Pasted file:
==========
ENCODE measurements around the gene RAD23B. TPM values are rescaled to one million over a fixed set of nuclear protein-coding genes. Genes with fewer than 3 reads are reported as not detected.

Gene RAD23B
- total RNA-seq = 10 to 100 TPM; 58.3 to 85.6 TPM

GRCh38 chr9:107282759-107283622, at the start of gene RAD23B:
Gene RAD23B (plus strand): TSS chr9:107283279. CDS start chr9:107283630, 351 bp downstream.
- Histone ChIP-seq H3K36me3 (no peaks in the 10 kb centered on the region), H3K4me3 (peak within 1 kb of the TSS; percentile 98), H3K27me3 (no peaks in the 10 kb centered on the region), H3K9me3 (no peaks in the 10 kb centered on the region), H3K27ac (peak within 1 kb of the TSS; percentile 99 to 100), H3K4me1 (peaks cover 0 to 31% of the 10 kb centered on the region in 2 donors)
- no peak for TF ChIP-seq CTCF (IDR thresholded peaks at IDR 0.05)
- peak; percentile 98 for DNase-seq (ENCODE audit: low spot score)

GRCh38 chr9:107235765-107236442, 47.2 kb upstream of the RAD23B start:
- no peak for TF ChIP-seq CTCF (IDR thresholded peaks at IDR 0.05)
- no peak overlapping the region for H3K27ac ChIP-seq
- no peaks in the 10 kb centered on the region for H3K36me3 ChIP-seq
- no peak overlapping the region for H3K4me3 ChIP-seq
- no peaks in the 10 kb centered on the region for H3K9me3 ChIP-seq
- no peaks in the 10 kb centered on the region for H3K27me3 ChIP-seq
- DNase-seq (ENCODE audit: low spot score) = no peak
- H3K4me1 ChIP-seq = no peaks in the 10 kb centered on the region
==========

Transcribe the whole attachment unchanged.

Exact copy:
ENCODE measurements around the gene RAD23B. TPM values are rescaled to one million over a fixed set of nuclear protein-coding genes. Genes with fewer than 3 reads are reported as not detected.

Gene RAD23B
- total RNA-seq = 10 to 100 TPM; 58.3 to 85.6 TPM

GRCh38 chr9:107282759-107283622, at the start of gene RAD23B:
Gene RAD23B (plus strand): TSS chr9:107283279. CDS start chr9:107283630, 351 bp downstream.
- Histone ChIP-seq H3K36me3 (no peaks in the 10 kb centered on the region), H3K4me3 (peak within 1 kb of the TSS; percentile 98), H3K27me3 (no peaks in the 10 kb centered on the region), H3K9me3 (no peaks in the 10 kb centered on the region), H3K27ac (peak within 1 kb of the TSS; percentile 99 to 100), H3K4me1 (peaks cover 0 to 31% of the 10 kb centered on the region in 2 donors)
- no peak for TF ChIP-seq CTCF (IDR thresholded peaks at IDR 0.05)
- peak; percentile 98 for DNase-seq (ENCODE audit: low spot score)

GRCh38 chr9:107235765-107236442, 47.2 kb upstream of the RAD23B start:
- no peak for TF ChIP-seq CTCF (IDR thresholded peaks at IDR 0.05)
- no peak overlapping the region for H3K27ac ChIP-seq
- no peaks in the 10 kb centered on the region for H3K36me3 ChIP-seq
- no peak overlapping the region for H3K4me3 ChIP-seq
- no peaks in the 10 kb centered on the region for H3K9me3 ChIP-seq
- no peaks in the 10 kb centered on the region for H3K27me3 ChIP-seq
- DNase-seq (ENCODE audit: low spot score) = no peak
- H3K4me1 ChIP-seq = no peaks in the 10 kb centered on the region